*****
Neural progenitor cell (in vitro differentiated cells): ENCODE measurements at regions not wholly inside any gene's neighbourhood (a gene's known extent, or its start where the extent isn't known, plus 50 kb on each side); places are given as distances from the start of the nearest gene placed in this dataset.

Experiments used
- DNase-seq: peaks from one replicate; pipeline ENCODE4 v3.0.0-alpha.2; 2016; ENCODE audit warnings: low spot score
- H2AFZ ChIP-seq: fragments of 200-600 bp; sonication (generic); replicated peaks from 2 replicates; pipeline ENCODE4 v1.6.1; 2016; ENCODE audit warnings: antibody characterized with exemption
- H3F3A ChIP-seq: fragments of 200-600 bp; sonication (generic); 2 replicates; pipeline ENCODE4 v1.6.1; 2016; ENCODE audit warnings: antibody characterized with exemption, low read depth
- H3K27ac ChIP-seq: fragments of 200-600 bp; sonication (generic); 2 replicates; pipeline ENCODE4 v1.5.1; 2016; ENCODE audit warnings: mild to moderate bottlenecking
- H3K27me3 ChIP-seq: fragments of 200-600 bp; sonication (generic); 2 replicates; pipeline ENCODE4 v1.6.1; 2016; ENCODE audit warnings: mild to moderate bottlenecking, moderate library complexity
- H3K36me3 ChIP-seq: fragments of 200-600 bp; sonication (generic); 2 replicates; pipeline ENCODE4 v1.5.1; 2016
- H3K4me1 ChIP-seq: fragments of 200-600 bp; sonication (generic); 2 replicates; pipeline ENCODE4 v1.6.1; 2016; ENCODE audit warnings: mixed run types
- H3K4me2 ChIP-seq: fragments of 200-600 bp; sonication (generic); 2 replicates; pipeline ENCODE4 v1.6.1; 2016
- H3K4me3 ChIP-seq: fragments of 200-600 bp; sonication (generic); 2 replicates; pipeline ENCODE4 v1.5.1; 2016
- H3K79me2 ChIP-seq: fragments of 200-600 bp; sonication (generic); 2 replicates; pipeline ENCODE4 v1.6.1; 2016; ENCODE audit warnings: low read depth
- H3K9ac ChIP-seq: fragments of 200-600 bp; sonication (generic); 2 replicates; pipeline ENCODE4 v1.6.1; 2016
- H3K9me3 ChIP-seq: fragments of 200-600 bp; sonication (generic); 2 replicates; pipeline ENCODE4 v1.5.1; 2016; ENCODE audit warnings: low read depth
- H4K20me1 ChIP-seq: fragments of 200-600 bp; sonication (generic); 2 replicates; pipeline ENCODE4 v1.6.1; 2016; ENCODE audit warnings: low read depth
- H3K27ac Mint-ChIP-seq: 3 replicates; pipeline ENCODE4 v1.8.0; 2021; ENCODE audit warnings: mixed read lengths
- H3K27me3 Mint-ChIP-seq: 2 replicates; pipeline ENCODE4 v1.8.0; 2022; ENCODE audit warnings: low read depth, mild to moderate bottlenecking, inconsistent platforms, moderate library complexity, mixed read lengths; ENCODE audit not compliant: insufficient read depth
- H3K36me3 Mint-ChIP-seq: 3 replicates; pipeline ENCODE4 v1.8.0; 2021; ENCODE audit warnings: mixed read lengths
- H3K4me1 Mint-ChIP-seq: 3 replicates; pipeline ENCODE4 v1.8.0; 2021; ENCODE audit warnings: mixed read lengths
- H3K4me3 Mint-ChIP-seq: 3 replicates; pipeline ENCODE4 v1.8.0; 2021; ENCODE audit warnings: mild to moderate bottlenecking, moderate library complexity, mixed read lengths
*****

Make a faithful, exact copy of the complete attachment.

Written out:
Neural progenitor cell (in vitro differentiated cells): ENCODE measurements at regions not wholly inside any gene's neighbourhood (a gene's known extent, or its start where the extent isn't known, plus 50 kb on each side); places are given as distances from the start of the nearest gene placed in this dataset.

Experiments used
- DNase-seq: peaks from one replicate; pipeline ENCODE4 v3.0.0-alpha.2; 2016; ENCODE audit warnings: low spot score
- H2AFZ ChIP-seq: fragments of 200-600 bp; sonication (generic); replicated peaks from 2 replicates; pipeline ENCODE4 v1.6.1; 2016; ENCODE audit warnings: antibody characterized with exemption
- H3F3A ChIP-seq: fragments of 200-600 bp; sonication (generic); 2 replicates; pipeline ENCODE4 v1.6.1; 2016; ENCODE audit warnings: antibody characterized with exemption, low read depth
- H3K27ac ChIP-seq: fragments of 200-600 bp; sonication (generic); 2 replicates; pipeline ENCODE4 v1.5.1; 2016; ENCODE audit warnings: mild to moderate bottlenecking
- H3K27me3 ChIP-seq: fragments of 200-600 bp; sonication (generic); 2 replicates; pipeline ENCODE4 v1.6.1; 2016; ENCODE audit warnings: mild to moderate bottlenecking, moderate library complexity
- H3K36me3 ChIP-seq: fragments of 200-600 bp; sonication (generic); 2 replicates; pipeline ENCODE4 v1.5.1; 2016
- H3K4me1 ChIP-seq: fragments of 200-600 bp; sonication (generic); 2 replicates; pipeline ENCODE4 v1.6.1; 2016; ENCODE audit warnings: mixed run types
- H3K4me2 ChIP-seq: fragments of 200-600 bp; sonication (generic); 2 replicates; pipeline ENCODE4 v1.6.1; 2016
- H3K4me3 ChIP-seq: fragments of 200-600 bp; sonication (generic); 2 replicates; pipeline ENCODE4 v1.5.1; 2016
- H3K79me2 ChIP-seq: fragments of 200-600 bp; sonication (generic); 2 replicates; pipeline ENCODE4 v1.6.1; 2016; ENCODE audit warnings: low read depth
- H3K9ac ChIP-seq: fragments of 200-600 bp; sonication (generic); 2 replicates; pipeline ENCODE4 v1.6.1; 2016
- H3K9me3 ChIP-seq: fragments of 200-600 bp; sonication (generic); 2 replicates; pipeline ENCODE4 v1.5.1; 2016; ENCODE audit warnings: low read depth
- H4K20me1 ChIP-seq: fragments of 200-600 bp; sonication (generic); 2 replicates; pipeline ENCODE4 v1.6.1; 2016; ENCODE audit warnings: low read depth
- H3K27ac Mint-ChIP-seq: 3 replicates; pipeline ENCODE4 v1.8.0; 2021; ENCODE audit warnings: mixed read lengths
- H3K27me3 Mint-ChIP-seq: 2 replicates; pipeline ENCODE4 v1.8.0; 2022; ENCODE audit warnings: low read depth, mild to moderate bottlenecking, inconsistent platforms, moderate library complexity, mixed read lengths; ENCODE audit not compliant: insufficient read depth
- H3K36me3 Mint-ChIP-seq: 3 replicates; pipeline ENCODE4 v1.8.0; 2021; ENCODE audit warnings: mixed read lengths
- H3K4me1 Mint-ChIP-seq: 3 replicates; pipeline ENCODE4 v1.8.0; 2021; ENCODE audit warnings: mixed read lengths
- H3K4me3 Mint-ChIP-seq: 3 replicates; pipeline ENCODE4 v1.8.0; 2021; ENCODE audit warnings: mild to moderate bottlenecking, moderate library complexity, mixed read lengths